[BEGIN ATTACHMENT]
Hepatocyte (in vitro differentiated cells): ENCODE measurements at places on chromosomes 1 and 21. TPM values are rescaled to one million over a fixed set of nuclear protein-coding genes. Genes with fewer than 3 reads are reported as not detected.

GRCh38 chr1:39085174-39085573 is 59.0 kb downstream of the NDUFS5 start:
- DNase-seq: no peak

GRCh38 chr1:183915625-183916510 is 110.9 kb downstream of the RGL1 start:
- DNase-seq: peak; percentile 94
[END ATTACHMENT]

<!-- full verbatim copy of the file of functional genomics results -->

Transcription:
Hepatocyte (in vitro differentiated cells): ENCODE measurements at places on chromosomes 1 and 21. TPM values are rescaled to one million over a fixed set of nuclear protein-coding genes. Genes with fewer than 3 reads are reported as not detected.

GRCh38 chr1:39085174-39085573 is 59.0 kb downstream of the NDUFS5 start:
- DNase-seq: no peak

GRCh38 chr1:183915625-183916510 is 110.9 kb downstream of the RGL1 start:
- DNase-seq: peak; percentile 94